This brings me to another topic:  infant growth and development.  With my 3rd baby, I was told at his 6 month checkup that he wasn’t gaining enough weight.  Nevermind the fact that he had just overcome pneumonia.  Nevermind the fact that the pediatrician’s office was using a growth chart intended for formula fed babies.  I was young, and uneducated on the topic, so I listened to the doctor.  I started supplementing with formula, then cut out breastfeeding altogether and he was fully weaned by 7 months.  He is also the only one of my children that has speech difficulties and was slow to read and write, now at the age of 7.  I believe whole-heartedly this is due to his diet in infancy.   It is really important for your pediatrician to be breast-milk friendly.  They need to understand that breastfed babies grow (put on weight) at different rates than formula fed babies.  If you need a proper reference, arm yourself with THIS on your next visit to the pediatrician’s office.  There are other versions as well on THIS website.

I do understand that some moms must use infant formula.  Infant formula was created for women who are unable to lactate and for babies who have true allergies to breastmilk.  Unfortunately, there are millions of women who don’t even try because society has made it so easy to access formula and has given women the impression that formula feeding is actually easier.  I don’t fault the women…I fault the media and society for this.  We as women and mothers need to educate other moms and moms to be about breastfeeding  and all of its benefits.

Join me in spreading the word about breastfeeding with the WHO and the celebration of World Breastfeeding Week, August 1-7, 2011!  Also, link up to WBW on Facebook!

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All of that “goosfraba” during your pregnancy, labor, and delivery helped you to bring a calm baby into this world.  So, what do you do in order to maintain that afterwards?  I think a nice, relaxing “babymoon” is in order!  I remember even before my “happy boy” was born, I was absolutely DREADING the post-birth chaos of visitors.  I wanted my husband and my mom…that was it.  I was pretty sure that I was going to have to tolerate an over-abundance of visitors, and I was constantly trying to figure out how to avoid that.  I got into my “baby-hog” mode well before the baby was out.   My mom told me that I was going to have to share my baby with the rest of the family…and she was right!  (Imagine that, a mother that is right about something…who knew?!)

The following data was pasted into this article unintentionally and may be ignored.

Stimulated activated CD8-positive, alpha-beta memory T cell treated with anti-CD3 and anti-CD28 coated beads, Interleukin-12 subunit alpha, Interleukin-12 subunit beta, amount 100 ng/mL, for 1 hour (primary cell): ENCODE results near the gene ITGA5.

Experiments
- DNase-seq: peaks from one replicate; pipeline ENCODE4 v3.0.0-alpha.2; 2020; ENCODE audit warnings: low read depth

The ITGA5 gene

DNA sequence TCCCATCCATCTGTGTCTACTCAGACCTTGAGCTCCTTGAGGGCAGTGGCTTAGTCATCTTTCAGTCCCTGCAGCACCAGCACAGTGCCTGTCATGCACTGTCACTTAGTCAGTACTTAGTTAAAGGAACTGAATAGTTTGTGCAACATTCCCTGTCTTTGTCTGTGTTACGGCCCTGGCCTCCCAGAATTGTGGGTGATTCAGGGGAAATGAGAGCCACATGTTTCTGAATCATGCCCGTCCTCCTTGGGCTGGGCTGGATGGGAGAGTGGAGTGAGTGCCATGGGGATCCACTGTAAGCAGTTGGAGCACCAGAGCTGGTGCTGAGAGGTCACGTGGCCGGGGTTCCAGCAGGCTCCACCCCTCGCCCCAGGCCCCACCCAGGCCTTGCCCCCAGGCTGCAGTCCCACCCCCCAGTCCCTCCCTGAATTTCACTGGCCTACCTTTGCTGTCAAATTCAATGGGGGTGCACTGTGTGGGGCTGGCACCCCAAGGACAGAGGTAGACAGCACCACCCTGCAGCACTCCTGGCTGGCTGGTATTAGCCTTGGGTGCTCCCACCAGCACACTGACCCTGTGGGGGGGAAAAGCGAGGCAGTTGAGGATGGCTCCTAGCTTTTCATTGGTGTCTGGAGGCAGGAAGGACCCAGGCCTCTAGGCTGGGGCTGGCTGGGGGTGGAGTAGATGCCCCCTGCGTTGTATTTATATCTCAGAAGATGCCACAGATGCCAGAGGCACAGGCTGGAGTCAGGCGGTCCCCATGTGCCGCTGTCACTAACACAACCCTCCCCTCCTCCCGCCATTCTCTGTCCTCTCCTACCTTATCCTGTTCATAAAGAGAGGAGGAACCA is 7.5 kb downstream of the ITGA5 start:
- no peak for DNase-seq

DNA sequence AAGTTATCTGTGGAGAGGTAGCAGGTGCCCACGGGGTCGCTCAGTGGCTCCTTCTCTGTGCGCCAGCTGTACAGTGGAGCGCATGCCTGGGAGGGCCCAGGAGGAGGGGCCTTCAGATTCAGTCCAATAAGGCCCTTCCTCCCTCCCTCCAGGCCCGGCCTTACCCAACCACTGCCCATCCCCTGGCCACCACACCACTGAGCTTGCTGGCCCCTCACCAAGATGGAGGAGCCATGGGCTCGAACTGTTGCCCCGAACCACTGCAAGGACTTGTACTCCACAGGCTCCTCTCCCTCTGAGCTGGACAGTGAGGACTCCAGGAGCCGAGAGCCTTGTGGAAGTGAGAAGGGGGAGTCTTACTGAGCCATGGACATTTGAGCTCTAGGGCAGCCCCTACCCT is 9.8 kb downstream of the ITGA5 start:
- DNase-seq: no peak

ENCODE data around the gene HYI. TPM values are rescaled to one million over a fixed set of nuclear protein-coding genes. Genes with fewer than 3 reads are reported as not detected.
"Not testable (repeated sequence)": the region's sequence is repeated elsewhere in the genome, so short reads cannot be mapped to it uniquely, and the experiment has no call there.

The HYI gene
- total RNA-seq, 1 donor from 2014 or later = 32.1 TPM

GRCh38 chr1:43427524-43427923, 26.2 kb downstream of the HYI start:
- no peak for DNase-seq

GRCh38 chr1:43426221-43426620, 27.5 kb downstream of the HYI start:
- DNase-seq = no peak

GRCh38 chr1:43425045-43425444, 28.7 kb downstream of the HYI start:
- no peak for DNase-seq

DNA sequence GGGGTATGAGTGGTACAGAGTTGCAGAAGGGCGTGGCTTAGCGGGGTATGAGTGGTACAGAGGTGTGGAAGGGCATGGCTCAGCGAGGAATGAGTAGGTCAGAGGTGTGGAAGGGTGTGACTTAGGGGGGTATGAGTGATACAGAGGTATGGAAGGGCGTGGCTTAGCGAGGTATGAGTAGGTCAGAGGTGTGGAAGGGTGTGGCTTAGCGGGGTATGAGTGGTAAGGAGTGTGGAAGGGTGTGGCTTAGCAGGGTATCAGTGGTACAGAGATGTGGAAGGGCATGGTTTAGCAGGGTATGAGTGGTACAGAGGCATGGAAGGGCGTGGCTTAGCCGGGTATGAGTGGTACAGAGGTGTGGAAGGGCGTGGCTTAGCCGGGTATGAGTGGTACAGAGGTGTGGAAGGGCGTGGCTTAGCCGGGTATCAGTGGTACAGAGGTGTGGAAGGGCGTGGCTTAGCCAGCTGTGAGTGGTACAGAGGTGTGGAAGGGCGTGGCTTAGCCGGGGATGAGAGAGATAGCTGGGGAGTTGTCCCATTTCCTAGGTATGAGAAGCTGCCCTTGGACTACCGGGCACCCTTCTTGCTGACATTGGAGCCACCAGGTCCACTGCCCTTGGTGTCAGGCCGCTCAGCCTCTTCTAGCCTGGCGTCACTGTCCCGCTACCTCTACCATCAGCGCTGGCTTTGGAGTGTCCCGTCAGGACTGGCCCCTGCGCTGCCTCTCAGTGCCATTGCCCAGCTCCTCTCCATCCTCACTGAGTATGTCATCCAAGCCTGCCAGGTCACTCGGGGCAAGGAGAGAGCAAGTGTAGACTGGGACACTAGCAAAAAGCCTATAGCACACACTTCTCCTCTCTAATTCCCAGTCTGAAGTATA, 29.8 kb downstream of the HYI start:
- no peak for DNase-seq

Once Tristan was born, I had the rest of the day to soak up my solace…and I enjoyed every minute of it.  The visits began the next day…and then they were over with in a day.  I had TONS of time to enjoy my babymoon.  I feel it’s really important for mommy, daddy and baby to have lots of intimate time together, especially in those early days.  This gives everyone a chance to get to know each other and adapt to the changes of having a new baby in the house.

In a nutshell, just because your pregnancy is over, doesn’t mean that you have to let the chaos take over your life.  Sleep when your baby sleeps.  Feed your baby when he’s hungry.  Change his diaper when he’s wet or messy.  Walk/bounce your baby when he’s fussy.  Keep your baby close to you.  Save your sanity and co-sleep (safely), especially if you’re nursing! (Another post to come on that topic!!)  If, despite doing all this, you’ve just gotten to the point where you can’t take another second of crying (whether it’s yours or your baby’s), pass the baby to your partner and take a break.  Go get a massage, have a cup of coffee with a friend, or just go for a walk alone.  My advice would be to NOT put your baby on a schedule…you need to adapt to his.  Just go with his flow and everybody can be happier.   This is what has worked for me…give it a try…it might work for you too!